Ixazomib citrate (MLN9708) is a reversible, oral/intravenous boronate peptide PI,19 currently being tested in clinical trials. Although it is a boronic acid-containing molecule like bortezomib, it is pharmacokinetically distinct with faster dissociation from the 20S proteasome, leading to superior tissue penetration and biological activity.20 In plasma, it hydrolyzes quickly into its biologically active form MLN2238, which activates proapoptotic enzymes, including caspase-3, caspase-8, and caspase-9; induces endoplasmic reticulum stress; and inhibits nuclear factor-kB (NF-kB) and tumor-associated angiogenic activity.19 Preclinical studies showed synergistic activity with lenalidomide and dexamethasone and formed the basis of recent clinical trials with MLN9708.20
Two phase I trials with expansion cohorts have been conducted with single-agent MLN9708.21,22 The first trial involved administration of MLN9708 on a twice-weekly basis (days 1, 4, 8, 11) of a 21-day cycle.21 In the second trial, MLN9708 was administered once weekly for 3 out of 4 weeks.22 The drug was well tolerated, with gastrointestinal and hematologic adverse events being the most common. Skin rash has been seen, especially in combination with lenalidomide. Clinical efficacy was clearly demonstrated in both trials, especially at the higher doses, with some patients achieving a very good partial response (VGPR) to therapy.
Subsequently, the phase I/II study consisting of 65 patients treated with weekly MLN9708 in combination with lenalidomide and dexamethasone revealed a VGPR rate of 44% or more, a complete response (CR) rate of 26%, and an overall response rate (ORR) of 88%.23 Treatment was well tolerated with largely nonhematologic side effects without significant neurotoxicity. MLN9708 is being explored in combination with other agents in phase II/III trials.9,10 The synergistic activity of MLN9708 and suberoylanilide hydroxamic acid (SAHA), a histone deacetylase inhibitor (HDAC), provides the rationale for future clinical trials incorporating these two agents.19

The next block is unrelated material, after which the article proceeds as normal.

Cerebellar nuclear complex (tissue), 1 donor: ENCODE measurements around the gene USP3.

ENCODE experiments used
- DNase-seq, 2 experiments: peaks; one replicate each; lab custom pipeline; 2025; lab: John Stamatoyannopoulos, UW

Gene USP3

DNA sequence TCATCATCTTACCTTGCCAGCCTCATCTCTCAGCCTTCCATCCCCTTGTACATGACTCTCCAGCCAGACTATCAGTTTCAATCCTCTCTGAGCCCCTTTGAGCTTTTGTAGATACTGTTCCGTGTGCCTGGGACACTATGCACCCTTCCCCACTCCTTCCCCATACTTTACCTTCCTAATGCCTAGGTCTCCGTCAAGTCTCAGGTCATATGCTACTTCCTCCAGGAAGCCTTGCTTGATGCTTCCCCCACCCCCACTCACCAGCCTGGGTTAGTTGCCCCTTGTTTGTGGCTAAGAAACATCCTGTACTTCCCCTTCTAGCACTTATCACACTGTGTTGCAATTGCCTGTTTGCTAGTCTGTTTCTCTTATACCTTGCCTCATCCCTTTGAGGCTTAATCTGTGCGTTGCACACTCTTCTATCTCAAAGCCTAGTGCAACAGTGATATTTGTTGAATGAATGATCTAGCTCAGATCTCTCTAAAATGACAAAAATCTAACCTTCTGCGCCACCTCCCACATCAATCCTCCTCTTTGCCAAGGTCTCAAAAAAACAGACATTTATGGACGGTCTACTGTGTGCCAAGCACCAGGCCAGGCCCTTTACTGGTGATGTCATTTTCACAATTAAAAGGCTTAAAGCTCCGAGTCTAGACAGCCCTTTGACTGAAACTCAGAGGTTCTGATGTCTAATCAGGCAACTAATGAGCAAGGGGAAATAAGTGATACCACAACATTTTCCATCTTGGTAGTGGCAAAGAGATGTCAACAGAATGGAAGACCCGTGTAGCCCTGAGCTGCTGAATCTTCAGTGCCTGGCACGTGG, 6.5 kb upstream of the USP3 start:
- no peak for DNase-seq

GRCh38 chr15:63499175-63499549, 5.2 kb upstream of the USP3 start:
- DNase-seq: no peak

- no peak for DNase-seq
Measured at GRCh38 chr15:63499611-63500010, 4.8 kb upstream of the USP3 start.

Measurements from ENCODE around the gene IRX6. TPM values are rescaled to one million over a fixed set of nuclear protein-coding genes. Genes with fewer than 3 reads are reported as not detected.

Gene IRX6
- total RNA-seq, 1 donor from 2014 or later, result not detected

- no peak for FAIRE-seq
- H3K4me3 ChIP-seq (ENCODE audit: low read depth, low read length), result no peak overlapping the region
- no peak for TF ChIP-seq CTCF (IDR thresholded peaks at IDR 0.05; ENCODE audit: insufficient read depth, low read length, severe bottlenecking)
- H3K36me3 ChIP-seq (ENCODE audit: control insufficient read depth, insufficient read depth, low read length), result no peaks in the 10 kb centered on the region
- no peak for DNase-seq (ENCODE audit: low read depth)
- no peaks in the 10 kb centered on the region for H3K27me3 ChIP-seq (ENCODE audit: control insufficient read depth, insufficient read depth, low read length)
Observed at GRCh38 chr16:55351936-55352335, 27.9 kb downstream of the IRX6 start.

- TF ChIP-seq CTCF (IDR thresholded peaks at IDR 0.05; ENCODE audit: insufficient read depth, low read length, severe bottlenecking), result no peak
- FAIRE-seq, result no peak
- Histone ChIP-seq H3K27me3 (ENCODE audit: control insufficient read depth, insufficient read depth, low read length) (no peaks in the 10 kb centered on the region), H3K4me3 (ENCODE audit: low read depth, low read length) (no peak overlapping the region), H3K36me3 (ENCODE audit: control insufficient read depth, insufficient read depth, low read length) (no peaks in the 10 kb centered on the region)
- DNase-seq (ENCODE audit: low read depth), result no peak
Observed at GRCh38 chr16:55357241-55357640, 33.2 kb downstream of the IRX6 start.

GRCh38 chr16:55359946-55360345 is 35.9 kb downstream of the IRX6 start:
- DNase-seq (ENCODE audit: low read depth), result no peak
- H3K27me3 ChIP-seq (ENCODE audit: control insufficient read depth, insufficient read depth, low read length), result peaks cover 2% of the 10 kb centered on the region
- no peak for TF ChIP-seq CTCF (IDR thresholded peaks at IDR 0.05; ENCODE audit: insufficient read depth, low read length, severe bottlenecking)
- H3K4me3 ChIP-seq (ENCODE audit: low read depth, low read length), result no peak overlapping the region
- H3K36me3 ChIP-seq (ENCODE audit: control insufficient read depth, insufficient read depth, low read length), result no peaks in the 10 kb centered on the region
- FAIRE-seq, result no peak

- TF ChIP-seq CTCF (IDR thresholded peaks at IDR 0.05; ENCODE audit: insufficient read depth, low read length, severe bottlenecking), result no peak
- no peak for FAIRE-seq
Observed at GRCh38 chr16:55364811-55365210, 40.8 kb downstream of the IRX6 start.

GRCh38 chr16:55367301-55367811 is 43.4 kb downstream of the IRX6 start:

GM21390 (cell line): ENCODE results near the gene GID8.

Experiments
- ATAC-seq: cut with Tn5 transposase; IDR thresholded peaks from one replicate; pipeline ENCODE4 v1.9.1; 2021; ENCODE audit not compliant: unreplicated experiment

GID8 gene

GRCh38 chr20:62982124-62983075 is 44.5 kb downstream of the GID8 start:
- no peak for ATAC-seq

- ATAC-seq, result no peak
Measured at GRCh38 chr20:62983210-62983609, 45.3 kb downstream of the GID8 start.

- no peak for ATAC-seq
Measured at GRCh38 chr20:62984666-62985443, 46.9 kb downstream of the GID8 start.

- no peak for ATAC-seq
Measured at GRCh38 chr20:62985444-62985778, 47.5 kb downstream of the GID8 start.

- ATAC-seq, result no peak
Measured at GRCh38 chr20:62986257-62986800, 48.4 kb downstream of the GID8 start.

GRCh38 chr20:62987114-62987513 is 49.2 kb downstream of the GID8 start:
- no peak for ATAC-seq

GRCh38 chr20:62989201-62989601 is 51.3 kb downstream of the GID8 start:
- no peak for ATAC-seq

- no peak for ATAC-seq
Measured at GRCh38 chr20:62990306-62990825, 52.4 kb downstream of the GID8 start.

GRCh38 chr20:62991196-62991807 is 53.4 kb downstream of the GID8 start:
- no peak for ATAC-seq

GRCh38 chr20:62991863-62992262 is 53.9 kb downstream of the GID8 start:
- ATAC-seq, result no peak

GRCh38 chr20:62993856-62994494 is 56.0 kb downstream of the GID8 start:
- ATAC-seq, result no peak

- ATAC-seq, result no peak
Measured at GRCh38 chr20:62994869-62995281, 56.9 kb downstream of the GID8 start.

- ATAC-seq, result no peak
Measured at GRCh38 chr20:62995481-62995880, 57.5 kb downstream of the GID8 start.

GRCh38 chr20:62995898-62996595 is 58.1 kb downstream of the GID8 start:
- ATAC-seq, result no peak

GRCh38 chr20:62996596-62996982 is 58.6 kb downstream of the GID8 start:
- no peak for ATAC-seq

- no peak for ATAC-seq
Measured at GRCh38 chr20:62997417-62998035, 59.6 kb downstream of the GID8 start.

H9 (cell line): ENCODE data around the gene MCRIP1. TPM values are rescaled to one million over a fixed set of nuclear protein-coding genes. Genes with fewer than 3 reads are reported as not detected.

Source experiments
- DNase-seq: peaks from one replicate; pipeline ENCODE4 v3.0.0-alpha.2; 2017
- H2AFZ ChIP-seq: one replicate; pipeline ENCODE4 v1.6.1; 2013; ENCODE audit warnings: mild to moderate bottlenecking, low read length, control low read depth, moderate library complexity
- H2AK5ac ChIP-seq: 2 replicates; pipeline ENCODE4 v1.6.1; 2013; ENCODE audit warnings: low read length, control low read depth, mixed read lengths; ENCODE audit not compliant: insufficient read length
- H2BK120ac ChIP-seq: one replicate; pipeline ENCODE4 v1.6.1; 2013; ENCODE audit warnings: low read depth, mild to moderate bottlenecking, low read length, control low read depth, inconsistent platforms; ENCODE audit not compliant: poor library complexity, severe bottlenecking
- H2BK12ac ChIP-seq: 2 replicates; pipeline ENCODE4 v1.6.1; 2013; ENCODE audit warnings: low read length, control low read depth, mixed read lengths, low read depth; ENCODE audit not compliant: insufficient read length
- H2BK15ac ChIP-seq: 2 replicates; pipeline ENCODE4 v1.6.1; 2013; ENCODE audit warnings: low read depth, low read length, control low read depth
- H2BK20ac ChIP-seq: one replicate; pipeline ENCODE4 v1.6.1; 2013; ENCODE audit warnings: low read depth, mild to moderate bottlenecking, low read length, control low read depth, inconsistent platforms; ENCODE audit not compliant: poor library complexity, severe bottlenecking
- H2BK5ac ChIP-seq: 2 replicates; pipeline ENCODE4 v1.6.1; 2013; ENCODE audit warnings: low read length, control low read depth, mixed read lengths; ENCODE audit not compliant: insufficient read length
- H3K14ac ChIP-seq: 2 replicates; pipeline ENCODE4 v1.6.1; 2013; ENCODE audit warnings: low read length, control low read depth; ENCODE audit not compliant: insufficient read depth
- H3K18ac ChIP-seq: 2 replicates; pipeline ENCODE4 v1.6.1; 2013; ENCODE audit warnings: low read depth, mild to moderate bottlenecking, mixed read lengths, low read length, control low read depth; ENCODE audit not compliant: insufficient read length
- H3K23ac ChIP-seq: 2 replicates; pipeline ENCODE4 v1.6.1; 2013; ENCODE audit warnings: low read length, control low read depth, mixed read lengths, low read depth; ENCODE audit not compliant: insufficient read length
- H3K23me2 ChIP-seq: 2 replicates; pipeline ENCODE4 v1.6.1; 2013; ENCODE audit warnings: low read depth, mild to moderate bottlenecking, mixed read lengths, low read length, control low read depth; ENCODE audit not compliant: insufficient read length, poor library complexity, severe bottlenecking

Oprozomib (ONX 0912) is an oral, irreversible, tripeptide epoxyketone that exerts its activity via inhibition of chymotrypsin- like activity of the proteasome.24 Biochemically, it is the oral analogue of carfilzomib, and demonstrates similar antiangiogenic and proapoptotic activity in vitro and in vivo.24 A synergistic effect with bortezomib and with a combination of lenalidomide and dexamethasone was also seen in preclinical studies, and hypothesized to be secondary to differential effects on proapoptotic signaling pathways.24 The primary advantage with oprozomib is the ease of administration via the oral route. The strong preclinical data for equipotent efficacy to carfilzomib has laid the groundwork for clinical trials. Oprozomib is being evaluated as a single agent and in combination with lowdose dexamethasone in relapsed and refractory MM.12,13